Tuesday, September 16, 2008

Pan vs. Poppins?

Having recently read the first set of adventures of the most famous creation of P.L. Travers, I couldn’t help but think of a match up between her and Sir J.M. Barrie’s most famous creation. Is it a coincidence that they both use initials? [Of course it is, but it’s fun to note!]

Just imagine it…
Mary Poppins trying to discipline Peter Pan.
They’d be quite the nemesis for each other, don’t you think?

Pan would hate her. And she’d certainly be cross with Peter.

Sunshine suggested that he’d want her umbrella and bag. I then countered that Peter would probably turn both of them inside out. Actually, I can see him being as fascinated as Jane and Michael Banks with the bag and then turning it inside out in frustration when he can’t fathom its magic. He would probably not be so interested in the umbrella since he can fly himself and make fun of her for needing it. Not realizing that she can float on her own [think Uncle Albert's tea table] and her surprising him to dismay.

Mary, on the other hand, might not be able to cope with a flying boy. She’d be given a taste of her own medicine, for sure. By that I mean not being the only one with special powers. She might even be able to be lulled to sleep by his pipes. Then what mischief would he dish out for her?

I can also see her being so damn severe in her tone and look that he feels the need to obey her - for a time.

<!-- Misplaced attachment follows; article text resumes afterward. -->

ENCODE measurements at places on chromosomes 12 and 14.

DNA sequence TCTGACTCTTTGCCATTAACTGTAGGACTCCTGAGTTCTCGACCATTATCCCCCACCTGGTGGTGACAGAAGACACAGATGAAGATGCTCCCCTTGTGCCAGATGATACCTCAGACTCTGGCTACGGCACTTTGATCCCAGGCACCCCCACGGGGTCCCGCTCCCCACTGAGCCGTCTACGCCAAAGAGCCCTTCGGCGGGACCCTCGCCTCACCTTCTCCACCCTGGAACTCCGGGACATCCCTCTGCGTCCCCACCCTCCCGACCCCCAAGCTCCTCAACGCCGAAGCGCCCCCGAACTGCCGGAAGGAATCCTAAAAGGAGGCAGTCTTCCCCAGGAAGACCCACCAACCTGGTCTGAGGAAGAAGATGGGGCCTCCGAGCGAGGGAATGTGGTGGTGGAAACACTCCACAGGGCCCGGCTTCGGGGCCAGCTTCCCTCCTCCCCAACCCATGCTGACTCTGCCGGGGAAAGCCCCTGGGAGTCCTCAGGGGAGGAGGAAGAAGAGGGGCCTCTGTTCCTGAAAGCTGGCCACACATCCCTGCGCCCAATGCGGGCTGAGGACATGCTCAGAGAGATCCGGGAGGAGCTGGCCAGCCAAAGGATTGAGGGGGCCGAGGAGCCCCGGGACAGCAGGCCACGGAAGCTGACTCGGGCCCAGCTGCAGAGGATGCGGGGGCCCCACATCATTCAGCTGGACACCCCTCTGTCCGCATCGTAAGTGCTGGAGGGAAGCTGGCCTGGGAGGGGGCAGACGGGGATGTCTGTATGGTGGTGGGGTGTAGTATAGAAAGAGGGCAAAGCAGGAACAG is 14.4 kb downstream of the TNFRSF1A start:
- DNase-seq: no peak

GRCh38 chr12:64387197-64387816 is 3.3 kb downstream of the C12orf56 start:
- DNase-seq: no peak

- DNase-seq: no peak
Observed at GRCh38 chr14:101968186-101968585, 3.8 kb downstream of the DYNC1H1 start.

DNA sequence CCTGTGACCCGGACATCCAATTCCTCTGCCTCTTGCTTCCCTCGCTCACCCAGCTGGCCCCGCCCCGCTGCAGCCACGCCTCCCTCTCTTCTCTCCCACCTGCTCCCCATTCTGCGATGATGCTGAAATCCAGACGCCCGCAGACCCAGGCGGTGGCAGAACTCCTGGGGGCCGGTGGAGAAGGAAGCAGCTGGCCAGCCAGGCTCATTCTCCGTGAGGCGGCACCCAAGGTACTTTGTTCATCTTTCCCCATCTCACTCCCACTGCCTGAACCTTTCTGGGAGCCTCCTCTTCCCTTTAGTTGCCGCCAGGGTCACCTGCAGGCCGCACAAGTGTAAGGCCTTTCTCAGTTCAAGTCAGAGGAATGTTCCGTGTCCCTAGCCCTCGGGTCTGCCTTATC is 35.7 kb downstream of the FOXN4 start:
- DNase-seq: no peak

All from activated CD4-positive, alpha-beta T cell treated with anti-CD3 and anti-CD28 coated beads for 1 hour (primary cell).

They might just do each other some good - if they don’t kill each other first!

This isn’t the first time I paired Pan with another character for fun. I also did it here.

But how about you? Any scenarios you can envision between Mary Poppins and Peter Pan?

3 comments:

Danielle Mari said...

I'm enjoying an imagined scenario where Pan steals Mary P's hat, causing her to chase him to NeverLand (or NeverWorld, if we're talking about your book!). What can she do to and in his world?! Do the Lost Boys love or hate her? Fun post, Petey!
And I LOVE your juxtaposition of the photos...

Danny said...

I also thought of Peter Pan when I first read Mary Poppins.

Both stories feature London children in an Edwardian nursery, whose lives are changed by a magical character who drops out of the sky.

The children in Mary Poppins are called Michael and Jane, both of those names having appeared also in Peter Pan (Michael as one of the Darling children, Jane as Wendy's daughter). And the father in both stories is called George!

Furthermore, both stories in some way feature a transformation that takes place in the father. In Mary Poppins, we actually see George change from stuffy Edwardian banker to loving sensitive dad; in Peter Pan, it is handled more symbolically: after Captain Hook is slain, the father (traditionally played by the same actor) is seen as having changed.

And they both involve kites!

Anon said...

There are other parallels: P. L. Travers apparently noted J. M. Barrie as inspiration, and her first publisher was Peter Llewelyn-Davies. Also, as Danny suggests, Disney told more or less the same story with his adaptations of both, even though they weren't there in the same way in the originals.